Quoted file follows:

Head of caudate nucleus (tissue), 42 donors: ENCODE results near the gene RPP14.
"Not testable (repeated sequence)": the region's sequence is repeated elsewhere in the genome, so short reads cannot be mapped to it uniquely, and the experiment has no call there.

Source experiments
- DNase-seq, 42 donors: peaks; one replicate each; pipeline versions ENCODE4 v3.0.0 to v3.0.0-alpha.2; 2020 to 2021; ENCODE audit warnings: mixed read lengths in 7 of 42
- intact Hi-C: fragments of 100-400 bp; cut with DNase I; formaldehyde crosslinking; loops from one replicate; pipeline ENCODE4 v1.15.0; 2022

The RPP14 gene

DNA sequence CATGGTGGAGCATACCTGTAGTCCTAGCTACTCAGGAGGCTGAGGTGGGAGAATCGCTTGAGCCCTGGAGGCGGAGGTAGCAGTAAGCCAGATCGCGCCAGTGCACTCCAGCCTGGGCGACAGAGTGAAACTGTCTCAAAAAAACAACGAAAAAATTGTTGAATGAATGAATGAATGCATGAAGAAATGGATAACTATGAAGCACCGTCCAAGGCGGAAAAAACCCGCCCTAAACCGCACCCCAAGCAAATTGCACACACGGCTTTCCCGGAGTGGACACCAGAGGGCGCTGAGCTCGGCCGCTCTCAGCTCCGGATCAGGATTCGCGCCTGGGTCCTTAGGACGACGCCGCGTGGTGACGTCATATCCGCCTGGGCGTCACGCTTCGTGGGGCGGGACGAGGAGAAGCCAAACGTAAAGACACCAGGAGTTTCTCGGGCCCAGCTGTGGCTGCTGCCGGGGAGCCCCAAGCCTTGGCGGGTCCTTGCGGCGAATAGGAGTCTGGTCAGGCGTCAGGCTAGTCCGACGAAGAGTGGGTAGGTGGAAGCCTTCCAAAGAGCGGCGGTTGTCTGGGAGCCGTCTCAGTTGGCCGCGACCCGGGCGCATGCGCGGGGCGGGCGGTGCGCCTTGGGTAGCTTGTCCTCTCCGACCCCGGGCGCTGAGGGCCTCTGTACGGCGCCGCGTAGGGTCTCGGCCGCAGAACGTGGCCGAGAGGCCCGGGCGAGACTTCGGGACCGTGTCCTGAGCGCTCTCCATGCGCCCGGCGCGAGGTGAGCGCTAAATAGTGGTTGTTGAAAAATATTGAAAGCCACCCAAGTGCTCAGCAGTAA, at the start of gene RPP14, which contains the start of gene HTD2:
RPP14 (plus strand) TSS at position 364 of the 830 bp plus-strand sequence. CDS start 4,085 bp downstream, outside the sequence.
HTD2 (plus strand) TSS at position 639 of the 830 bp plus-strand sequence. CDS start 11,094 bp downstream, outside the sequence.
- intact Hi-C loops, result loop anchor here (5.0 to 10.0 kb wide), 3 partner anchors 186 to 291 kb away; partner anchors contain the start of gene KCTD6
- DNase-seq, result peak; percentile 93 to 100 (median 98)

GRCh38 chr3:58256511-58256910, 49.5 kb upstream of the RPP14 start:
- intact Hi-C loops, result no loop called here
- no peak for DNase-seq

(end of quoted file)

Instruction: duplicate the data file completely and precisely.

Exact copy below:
Head of caudate nucleus (tissue), 42 donors: ENCODE results near the gene RPP14.
"Not testable (repeated sequence)": the region's sequence is repeated elsewhere in the genome, so short reads cannot be mapped to it uniquely, and the experiment has no call there.

Source experiments
- DNase-seq, 42 donors: peaks; one replicate each; pipeline versions ENCODE4 v3.0.0 to v3.0.0-alpha.2; 2020 to 2021; ENCODE audit warnings: mixed read lengths in 7 of 42
- intact Hi-C: fragments of 100-400 bp; cut with DNase I; formaldehyde crosslinking; loops from one replicate; pipeline ENCODE4 v1.15.0; 2022

The RPP14 gene

DNA sequence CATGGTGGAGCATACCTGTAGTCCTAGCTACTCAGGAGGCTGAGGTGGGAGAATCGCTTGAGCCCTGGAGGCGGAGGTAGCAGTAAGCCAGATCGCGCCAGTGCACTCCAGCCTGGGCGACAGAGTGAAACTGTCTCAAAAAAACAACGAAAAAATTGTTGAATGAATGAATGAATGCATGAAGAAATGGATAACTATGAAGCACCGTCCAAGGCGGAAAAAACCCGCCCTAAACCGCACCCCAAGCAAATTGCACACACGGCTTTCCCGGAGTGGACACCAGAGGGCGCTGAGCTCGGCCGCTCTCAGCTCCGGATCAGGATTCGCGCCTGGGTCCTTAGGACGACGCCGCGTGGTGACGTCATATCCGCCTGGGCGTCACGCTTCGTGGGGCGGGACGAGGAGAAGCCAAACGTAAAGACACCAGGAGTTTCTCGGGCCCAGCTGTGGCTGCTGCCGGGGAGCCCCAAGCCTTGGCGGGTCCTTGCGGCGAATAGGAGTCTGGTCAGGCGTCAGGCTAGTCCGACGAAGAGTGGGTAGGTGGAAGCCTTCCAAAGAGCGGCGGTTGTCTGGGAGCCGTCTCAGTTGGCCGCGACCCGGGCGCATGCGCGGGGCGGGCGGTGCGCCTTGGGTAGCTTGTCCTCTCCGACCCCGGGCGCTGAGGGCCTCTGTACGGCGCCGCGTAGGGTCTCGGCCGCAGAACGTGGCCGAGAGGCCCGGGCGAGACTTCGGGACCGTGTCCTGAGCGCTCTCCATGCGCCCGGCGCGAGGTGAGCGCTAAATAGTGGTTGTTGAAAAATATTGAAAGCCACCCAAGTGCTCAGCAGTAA, at the start of gene RPP14, which contains the start of gene HTD2:
RPP14 (plus strand) TSS at position 364 of the 830 bp plus-strand sequence. CDS start 4,085 bp downstream, outside the sequence.
HTD2 (plus strand) TSS at position 639 of the 830 bp plus-strand sequence. CDS start 11,094 bp downstream, outside the sequence.
- intact Hi-C loops, result loop anchor here (5.0 to 10.0 kb wide), 3 partner anchors 186 to 291 kb away; partner anchors contain the start of gene KCTD6
- DNase-seq, result peak; percentile 93 to 100 (median 98)

GRCh38 chr3:58256511-58256910, 49.5 kb upstream of the RPP14 start:
- intact Hi-C loops, result no loop called here
- no peak for DNase-seq